Good luck
Phil

P.S. This was kind of inline with my original post concerns that the SPI chip select can cause the SPI device to change state, at least the vendor described the behavior in your case.


#7

from a hardware perspective, can you not jumper two pins together so you can use one as the traditional CS and one as the IO pin?


#8

The unused chip select pin declared in the SPI.Configuration statement, in the second solution does not connect to any other device. The software controlled “REQN” signal connects to the nRF8001 chip select. The “REQN” signal request the start of a SPI transaction, the software must then wait for the “RDYN” pin to go active, the “REQN” is also held active (low) till after the WriteRead method returns when it is then returned to the inactive state (hi).

The “REQN” is an output from the .NETMF hardware and the “RDYN” is an input to the .NETMF hardware. It is the “RDYN” signal that causes the issue, as this signal is used to do flow control of the SPI bus transactions.


#9

So if I understand, I must have a :
[ul]REQN signal as digital output signal,
RDY signal as input signal,
CS for SPI as an unused pin (just to let SPI think it is a true pin)
MOSI/MISO/CLK as usual SPI pin[/ul]


#10

I prefer to not jumper pin together to avoid case where one is 1 and other is 0 !!!


#11

@ Bauland - Yes, that is correct hardware connections.
You may or may not be able to get away with the GPIO_NONE parameter in the SPI.Configuration statement.

Phil


#12

It is working !!! :dance: :dance:

I received my first event ! After some byte order problems, I can now implement these complete module.

Many thanks to PHITEK, John, and Brett for tips, advices …

If I can propose a functionnality for TinyClr is adding a paramter to specify in which order data are read (Msb or Lsb), it would be very nice. As a workaround, I added this extensions:

 readBuffer)
        {
            spi.Read(readBuffer);

            InvertBytes(readBuffer);
        }

        private static void InvertBytes(byte[] bytes)
        {
            // Iterate over all bytes
            for (var i = 0; i < bytes.Length; i++)
            {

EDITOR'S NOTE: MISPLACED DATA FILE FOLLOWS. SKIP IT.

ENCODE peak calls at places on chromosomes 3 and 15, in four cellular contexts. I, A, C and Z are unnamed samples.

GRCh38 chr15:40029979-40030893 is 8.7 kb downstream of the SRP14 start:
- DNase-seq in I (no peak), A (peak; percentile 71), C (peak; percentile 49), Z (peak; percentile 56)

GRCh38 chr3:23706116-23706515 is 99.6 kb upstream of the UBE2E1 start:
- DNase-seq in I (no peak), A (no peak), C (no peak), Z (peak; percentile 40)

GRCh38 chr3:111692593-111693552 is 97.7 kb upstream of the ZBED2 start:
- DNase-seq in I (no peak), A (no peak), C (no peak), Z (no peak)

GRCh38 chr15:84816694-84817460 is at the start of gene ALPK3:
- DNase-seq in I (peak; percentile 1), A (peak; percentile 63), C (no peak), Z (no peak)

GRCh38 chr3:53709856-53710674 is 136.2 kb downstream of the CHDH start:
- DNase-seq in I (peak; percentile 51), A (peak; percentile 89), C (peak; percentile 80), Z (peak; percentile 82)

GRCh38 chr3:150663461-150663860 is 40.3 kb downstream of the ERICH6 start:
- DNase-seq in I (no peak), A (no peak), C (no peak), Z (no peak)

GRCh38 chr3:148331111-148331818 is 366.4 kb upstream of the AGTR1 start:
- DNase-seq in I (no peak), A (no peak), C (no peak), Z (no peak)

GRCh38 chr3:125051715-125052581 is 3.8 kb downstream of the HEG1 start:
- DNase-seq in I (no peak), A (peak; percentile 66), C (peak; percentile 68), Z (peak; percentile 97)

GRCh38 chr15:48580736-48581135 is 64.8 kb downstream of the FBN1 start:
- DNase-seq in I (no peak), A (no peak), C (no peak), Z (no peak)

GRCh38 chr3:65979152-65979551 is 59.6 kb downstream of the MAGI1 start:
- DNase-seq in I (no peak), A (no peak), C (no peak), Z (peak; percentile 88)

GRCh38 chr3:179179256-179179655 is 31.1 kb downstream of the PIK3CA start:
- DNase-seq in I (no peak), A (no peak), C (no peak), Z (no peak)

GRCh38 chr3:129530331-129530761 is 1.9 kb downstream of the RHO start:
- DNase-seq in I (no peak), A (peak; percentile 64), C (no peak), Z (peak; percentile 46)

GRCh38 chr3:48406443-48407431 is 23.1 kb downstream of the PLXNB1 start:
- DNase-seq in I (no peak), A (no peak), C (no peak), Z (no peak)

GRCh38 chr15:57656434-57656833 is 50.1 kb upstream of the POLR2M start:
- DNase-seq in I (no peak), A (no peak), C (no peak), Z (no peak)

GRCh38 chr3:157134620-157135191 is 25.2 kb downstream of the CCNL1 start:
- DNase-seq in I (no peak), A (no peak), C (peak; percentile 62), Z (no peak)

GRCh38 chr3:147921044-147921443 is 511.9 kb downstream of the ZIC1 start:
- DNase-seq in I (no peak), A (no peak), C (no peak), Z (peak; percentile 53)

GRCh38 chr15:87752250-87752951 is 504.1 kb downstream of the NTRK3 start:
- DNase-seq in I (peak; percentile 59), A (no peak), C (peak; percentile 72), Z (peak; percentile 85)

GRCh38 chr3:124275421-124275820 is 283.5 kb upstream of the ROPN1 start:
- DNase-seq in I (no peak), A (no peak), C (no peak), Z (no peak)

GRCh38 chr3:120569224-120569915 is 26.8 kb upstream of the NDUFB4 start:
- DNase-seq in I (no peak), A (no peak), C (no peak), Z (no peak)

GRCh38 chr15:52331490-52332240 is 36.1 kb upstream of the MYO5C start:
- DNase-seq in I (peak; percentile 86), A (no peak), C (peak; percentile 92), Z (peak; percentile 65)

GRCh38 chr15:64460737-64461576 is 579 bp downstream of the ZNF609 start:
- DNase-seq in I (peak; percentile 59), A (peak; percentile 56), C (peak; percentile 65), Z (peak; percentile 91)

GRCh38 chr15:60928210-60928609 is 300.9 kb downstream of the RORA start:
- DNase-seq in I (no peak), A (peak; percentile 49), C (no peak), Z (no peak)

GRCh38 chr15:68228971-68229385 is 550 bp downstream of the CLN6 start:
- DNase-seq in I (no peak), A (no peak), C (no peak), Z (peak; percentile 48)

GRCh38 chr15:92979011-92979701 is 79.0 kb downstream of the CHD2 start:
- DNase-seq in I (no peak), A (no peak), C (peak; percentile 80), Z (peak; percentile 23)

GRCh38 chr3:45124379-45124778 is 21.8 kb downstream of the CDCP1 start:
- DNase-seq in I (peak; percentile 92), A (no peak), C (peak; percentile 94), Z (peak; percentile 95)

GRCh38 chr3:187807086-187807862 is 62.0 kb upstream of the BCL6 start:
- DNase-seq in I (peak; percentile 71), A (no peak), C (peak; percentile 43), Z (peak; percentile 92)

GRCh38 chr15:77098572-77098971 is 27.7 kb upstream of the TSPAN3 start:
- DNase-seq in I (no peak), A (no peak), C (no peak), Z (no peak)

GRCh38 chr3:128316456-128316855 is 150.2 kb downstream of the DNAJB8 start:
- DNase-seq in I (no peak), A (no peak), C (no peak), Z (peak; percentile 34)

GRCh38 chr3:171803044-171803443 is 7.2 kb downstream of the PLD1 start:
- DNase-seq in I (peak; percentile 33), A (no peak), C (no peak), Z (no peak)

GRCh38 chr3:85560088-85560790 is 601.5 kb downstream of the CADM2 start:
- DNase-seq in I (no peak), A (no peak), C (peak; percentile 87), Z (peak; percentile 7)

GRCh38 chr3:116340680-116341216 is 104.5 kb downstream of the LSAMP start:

if (bytes[i] == 0 || bytes[i] == 0xFF)
                    continue;

                byte output = 0;

                for (var j = 0; j < 8; j++)
                {
                    output <<= 1;
                    output |= (byte)(bytes[i] & 0x01);
                    bytes[i] >>= 1;
                }

                bytes[i] = output;
            }
        }


#13

@ Bauland - If you can find somewhere in the existing desktop/IoT UWP API where data order can be specified for SPI, we’d have an easier time implementing it.


#14

@ Bauland - Just curious did the GPIO_NONE work or did you have to use an actual GPIO pin?

Nice work!

Phil


#15

@ John - I find it nowhere that’s why I said it is a suggestion of functionnality :smiley:

@ PHITEK: I use an unused pin as, for now, I can’t find an equivalent to GPIO_NONE in TinyClr.


#16

For the actual reversing of the byte, I found the following to be a nice tradeoff between speed, size and maintainability…

unsigned char reverse(unsigned char b) {
   b = (b & 0xF0) >> 4 | (b & 0x0F) << 4;
   b = (b & 0xCC) >> 2 | (b & 0x33) << 2;
   b = (b & 0xAA) >> 1 | (b & 0x55) << 1;
   return b;
}

(http://www.hackersdelight.org/)

A lookup table will probably be the fastest but has the biggest size.
Array stepping is the most understandable (maintainability), but is probably the slowest.


#17

Lookup table seems to me a bad idea indeed for microcontroller.
Your idea seems fine. Only test can say what is best solution. I don’t know if I’ll have time to that.